Sunday, 18 December 2011
Objective Proficiency p 79. For Grown-Ups, Missing Those Back-To-School Blues. Extra Listening
Is it possible to play hooky from real life and return to the magical wonder of learning in a classroom? Writer Ben Dolnick investigates the intellectual doldrums that plague life after graduation.
Fill in the gaps
During fall excited students are 1__________/ _________ gossip about each other, and opinions about new subjects. They seem 2__________, even at 8:00 in the morning.
At their age, I 3_________ school, even in September. It was 4_____________ and it was 5________/ ________ me. I 6________/ _________ escape, like a prisoner 7________/ _______ days on his cell wall and that is the reason why I've been surprised 8______the 9_____/ _____ envy I feel for these high schoolers. It's not because they are young. It is, 10______ enough, the very thing that once tormented me, that they cannot choose what to study.
I used to 11_________ about life after graduation. If I didn't care about the 12___________ structure of 14th century Japan, I'd never have to give it another thought. Instead, I'd 13_________ attention on my 14_________/ _____/ _______subjects and the garden of my mind would 15_________ as never before.
But here's the thing. My plan worked too well. My dream of being free to explore my interests came much truer than I could have imagined. My RSS reader tells me there are 24 unread items 16__________/ ________ my political obsession of the moment. Twitter wonders if I've read the new essay by 17__________ author X.
There's a Monty Python sketch in which a TV 18__________ delivers the news for parrots. "There was an accident today but 19___________, no parrots were involved." The sketch now seems like a reasonable description of my daily media diet.
Our 20__________ are not to blame for this, but ourselves. The Internet is, besides being a brilliant 21_________ of obsessions, a remarkable means of 22__________ new ideas. However new ideas have a way of getting 23_________ aside by the 24__________ of slightly 25_________ old ones.
26__________ into a seat, having never heard of utilitarianism or E.E. Cummings or the potato famine, then standing up 45 minutes later with your mind like a 27________/ ________/ ________. This is an experience hard for an adult to 28_______/ _______, so later in the year, when I see young people whose clothes and excitement have 29________, I'll 30_________ my pity with a 31_______ reminder. While I'm home reading what I think I like, they'll be learning about the life cycle of a 32_________, whether they like it or not.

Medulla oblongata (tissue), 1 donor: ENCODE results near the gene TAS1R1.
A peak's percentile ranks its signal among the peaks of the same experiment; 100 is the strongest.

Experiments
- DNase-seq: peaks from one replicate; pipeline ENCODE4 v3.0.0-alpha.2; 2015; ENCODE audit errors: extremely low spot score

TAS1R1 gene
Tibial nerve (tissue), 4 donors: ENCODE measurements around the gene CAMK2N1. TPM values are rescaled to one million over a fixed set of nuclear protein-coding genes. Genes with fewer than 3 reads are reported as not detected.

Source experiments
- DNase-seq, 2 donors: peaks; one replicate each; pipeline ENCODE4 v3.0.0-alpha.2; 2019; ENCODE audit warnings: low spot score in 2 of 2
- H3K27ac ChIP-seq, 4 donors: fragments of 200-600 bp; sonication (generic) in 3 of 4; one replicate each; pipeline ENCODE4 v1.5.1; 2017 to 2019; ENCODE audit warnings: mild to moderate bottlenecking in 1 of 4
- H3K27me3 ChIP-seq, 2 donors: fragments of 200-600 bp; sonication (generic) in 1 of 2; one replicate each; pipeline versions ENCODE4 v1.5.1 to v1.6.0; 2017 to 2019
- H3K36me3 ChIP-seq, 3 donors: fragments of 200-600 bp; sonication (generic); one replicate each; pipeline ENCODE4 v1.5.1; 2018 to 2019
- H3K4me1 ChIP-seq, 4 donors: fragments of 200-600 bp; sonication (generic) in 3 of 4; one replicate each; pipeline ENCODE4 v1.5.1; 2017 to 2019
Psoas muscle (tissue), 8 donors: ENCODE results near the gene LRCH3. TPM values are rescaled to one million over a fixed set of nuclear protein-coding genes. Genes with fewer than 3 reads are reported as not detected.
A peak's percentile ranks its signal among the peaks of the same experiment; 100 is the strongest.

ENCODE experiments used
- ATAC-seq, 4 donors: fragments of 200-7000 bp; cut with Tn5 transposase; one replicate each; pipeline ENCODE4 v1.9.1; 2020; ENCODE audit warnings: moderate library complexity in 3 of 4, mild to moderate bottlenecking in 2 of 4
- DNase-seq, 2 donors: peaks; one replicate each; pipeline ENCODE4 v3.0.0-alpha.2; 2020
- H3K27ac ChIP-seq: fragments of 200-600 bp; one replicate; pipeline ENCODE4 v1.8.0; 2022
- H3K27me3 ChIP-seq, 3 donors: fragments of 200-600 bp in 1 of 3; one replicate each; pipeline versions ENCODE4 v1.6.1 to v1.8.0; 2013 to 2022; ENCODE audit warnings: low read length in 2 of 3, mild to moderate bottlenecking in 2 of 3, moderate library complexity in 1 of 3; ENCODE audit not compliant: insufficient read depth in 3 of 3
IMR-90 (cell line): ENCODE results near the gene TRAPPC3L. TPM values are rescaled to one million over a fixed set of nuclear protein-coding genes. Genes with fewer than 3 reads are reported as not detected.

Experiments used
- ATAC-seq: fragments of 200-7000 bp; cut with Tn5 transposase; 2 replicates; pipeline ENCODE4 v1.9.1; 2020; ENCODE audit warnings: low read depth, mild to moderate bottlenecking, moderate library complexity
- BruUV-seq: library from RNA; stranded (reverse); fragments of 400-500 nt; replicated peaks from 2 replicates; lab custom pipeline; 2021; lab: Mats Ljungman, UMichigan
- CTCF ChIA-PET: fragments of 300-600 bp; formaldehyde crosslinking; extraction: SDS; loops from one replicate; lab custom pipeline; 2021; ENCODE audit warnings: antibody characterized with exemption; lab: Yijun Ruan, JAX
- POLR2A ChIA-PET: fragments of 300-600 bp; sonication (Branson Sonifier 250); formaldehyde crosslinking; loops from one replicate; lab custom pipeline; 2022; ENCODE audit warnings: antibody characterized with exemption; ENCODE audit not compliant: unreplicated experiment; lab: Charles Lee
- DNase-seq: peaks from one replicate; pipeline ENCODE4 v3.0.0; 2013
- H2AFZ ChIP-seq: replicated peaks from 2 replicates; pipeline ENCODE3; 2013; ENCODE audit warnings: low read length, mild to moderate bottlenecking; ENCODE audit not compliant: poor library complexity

1. brimming with (Brim: to be full of something; to fill something. E.g. Tears brimmed in her eyes. Brim with something Her eyes brimmed with tears. The team were brimming with confidence before the game.
3. loathed (detested)
4. interminable /ɪnˈtɜːmɪnəbl/ lasting a very long time and therefore boring or annoying. E.g. an interminable speech/ wait/ discussion. The drive seemed interminable.
5. forced upon (force something on/upon somebody to make somebody accept something that they do not want. E.g. economic cutbacks were forced on the government)
6. longed for
7. crossing off
8. at (surprised (at/by somebody/something) E.g. I was surprised at how quickly she agreed. I'm surprised at you, behaving like that in front of the kids.)
9. gush of (gush (of something) a sudden strong expression of feeling. Sp. chorro. E.g. a gush of emotion. A gush of envy)
12 feudal /ˈfjuːdl/
13. lavish (lavish something on/upon somebody/something to give a lot of something, often too much, to somebody/something. E.g. She lavishes most of her attention on her youngest son.)
14. handful of pet (Pet: that you are very interested in. E.g. his pet subject/ theory/ project, etc.)
16. pertaining to (pertain to sb/ sth /pəˈteɪn/ to be connected with something/somebody. E.g. the laws pertaining to adoption)
17. beloved (/bɪˈlʌvɪd/ loved very much. E.g. in memory of our dearly beloved son, John. They were glad to be back in their beloved Ireland.)
18. anchor (/ˈæŋkə(r)/ also anchorman, anchorwoman a man or woman who presents a live radio or television programme and introduces reports by other people)
19. mercifully (/ˈmɜːsɪfəli/ used to show that you feel somebody/something is lucky because a situation could have been much worse. Thankfully. E.g. Deaths from the disease are mercifully rare. Mercifully, everyone arrived on time.